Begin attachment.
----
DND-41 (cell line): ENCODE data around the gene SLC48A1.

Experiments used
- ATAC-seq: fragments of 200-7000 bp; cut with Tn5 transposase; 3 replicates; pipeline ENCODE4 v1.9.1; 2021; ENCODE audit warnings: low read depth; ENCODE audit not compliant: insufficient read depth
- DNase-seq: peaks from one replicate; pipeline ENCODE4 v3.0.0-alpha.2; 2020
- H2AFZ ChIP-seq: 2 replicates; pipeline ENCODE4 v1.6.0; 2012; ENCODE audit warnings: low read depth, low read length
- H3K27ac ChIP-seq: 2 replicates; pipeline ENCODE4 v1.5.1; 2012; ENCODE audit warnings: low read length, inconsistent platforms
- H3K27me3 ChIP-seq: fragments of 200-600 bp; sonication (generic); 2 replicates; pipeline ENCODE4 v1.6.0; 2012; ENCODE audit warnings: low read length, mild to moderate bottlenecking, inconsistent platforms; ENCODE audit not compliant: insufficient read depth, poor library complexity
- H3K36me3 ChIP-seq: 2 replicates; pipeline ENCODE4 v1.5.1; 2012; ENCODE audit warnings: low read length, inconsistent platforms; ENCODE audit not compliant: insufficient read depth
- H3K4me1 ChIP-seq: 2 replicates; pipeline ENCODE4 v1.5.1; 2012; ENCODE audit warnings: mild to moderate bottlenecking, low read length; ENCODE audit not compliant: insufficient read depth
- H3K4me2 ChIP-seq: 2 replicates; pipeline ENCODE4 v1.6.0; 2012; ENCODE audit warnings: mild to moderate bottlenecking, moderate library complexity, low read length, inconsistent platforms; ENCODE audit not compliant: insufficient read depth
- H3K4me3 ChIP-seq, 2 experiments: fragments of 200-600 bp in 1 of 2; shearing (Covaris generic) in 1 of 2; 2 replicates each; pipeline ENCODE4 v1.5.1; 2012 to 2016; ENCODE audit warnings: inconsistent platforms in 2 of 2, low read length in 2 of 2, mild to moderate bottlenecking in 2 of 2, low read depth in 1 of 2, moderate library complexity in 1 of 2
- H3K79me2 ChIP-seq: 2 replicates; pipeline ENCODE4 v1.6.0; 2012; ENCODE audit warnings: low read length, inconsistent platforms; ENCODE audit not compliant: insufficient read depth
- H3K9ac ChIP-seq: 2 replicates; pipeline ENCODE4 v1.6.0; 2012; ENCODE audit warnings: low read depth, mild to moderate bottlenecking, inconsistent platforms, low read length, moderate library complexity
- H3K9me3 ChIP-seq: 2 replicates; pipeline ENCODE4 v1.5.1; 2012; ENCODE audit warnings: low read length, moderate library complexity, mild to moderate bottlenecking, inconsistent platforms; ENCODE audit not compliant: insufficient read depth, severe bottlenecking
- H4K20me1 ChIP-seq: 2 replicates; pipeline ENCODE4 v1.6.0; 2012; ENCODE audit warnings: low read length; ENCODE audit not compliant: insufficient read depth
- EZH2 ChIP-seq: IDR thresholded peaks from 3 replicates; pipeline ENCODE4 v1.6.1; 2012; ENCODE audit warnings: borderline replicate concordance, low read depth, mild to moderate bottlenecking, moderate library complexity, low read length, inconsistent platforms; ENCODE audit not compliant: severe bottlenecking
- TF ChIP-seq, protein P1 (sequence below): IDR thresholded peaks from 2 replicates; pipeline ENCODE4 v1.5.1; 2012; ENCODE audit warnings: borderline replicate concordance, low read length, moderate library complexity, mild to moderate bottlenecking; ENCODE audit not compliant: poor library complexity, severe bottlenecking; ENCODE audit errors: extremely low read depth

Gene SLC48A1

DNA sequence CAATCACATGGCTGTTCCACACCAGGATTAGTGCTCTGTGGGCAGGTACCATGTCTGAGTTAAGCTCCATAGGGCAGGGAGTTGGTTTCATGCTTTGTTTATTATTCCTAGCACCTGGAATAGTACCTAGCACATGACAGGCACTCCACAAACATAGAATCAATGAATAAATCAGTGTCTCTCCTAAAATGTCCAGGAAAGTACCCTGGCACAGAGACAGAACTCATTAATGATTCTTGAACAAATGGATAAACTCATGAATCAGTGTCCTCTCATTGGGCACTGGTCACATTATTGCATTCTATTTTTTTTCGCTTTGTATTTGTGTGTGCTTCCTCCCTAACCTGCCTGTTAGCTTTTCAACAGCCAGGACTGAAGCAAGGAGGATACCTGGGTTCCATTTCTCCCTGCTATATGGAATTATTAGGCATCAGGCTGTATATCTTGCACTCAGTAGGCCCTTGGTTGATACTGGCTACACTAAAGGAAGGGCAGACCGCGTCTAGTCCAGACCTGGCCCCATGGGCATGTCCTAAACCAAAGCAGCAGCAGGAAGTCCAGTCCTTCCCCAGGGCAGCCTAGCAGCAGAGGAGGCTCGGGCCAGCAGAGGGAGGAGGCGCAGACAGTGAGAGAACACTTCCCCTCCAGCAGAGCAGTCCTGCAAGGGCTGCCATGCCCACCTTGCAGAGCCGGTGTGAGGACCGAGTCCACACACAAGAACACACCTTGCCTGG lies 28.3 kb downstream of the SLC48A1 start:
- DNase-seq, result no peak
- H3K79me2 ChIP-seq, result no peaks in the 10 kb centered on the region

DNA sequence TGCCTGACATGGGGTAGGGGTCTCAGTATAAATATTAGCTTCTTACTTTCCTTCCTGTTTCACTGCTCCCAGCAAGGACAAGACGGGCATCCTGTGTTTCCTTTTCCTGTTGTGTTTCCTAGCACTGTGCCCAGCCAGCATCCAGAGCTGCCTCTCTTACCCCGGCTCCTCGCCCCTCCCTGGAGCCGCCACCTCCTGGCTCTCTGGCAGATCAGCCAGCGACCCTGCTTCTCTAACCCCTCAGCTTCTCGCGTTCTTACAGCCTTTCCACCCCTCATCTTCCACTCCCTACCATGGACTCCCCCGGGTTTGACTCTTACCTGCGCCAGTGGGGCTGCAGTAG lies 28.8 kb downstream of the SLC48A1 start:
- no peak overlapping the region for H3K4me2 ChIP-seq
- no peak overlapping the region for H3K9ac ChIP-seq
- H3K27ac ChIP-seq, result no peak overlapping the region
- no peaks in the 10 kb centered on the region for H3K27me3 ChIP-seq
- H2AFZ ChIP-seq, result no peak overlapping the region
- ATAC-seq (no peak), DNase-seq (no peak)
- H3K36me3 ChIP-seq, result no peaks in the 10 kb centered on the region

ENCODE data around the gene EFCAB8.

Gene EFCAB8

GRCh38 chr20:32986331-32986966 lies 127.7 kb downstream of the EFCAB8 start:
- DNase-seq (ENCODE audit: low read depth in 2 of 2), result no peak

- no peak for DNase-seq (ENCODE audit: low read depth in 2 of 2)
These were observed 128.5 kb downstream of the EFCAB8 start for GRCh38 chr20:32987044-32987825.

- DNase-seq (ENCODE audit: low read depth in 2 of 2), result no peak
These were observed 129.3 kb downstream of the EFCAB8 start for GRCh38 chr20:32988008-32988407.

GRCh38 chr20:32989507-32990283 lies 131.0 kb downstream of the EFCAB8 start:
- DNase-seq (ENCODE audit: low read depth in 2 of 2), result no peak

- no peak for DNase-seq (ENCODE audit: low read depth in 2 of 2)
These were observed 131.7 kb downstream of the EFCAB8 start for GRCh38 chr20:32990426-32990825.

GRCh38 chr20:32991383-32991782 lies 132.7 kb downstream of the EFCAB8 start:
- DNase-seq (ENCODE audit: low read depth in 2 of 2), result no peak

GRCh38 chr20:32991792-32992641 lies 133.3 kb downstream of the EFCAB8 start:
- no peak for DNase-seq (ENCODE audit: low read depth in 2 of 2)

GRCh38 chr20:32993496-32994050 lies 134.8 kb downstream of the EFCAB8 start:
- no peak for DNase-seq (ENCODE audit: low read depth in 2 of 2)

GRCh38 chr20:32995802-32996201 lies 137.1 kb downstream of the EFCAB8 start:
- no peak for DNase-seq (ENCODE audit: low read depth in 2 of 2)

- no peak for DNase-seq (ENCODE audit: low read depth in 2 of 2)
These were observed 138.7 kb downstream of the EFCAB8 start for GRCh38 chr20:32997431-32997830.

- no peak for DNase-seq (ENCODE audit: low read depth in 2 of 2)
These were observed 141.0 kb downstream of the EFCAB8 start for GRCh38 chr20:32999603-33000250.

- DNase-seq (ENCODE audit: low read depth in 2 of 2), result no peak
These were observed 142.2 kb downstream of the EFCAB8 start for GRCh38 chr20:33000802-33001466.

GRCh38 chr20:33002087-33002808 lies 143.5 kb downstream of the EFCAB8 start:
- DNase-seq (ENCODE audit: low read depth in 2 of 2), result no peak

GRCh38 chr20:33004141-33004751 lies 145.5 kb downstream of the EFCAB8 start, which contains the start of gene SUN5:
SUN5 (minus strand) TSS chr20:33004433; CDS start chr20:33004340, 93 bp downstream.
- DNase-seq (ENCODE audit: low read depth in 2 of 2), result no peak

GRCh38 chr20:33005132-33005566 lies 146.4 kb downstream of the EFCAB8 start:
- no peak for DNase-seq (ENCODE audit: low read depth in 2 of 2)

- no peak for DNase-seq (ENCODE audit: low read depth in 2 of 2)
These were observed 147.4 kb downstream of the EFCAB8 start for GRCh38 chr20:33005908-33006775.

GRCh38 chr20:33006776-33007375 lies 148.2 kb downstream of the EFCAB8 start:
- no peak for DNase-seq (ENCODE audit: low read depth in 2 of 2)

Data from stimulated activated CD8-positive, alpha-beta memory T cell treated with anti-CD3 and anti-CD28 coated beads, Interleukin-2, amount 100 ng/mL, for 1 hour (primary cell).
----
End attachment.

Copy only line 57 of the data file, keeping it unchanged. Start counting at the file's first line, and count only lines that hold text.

- DNase-seq (ENCODE audit: low read depth in 2 of 2), result no peak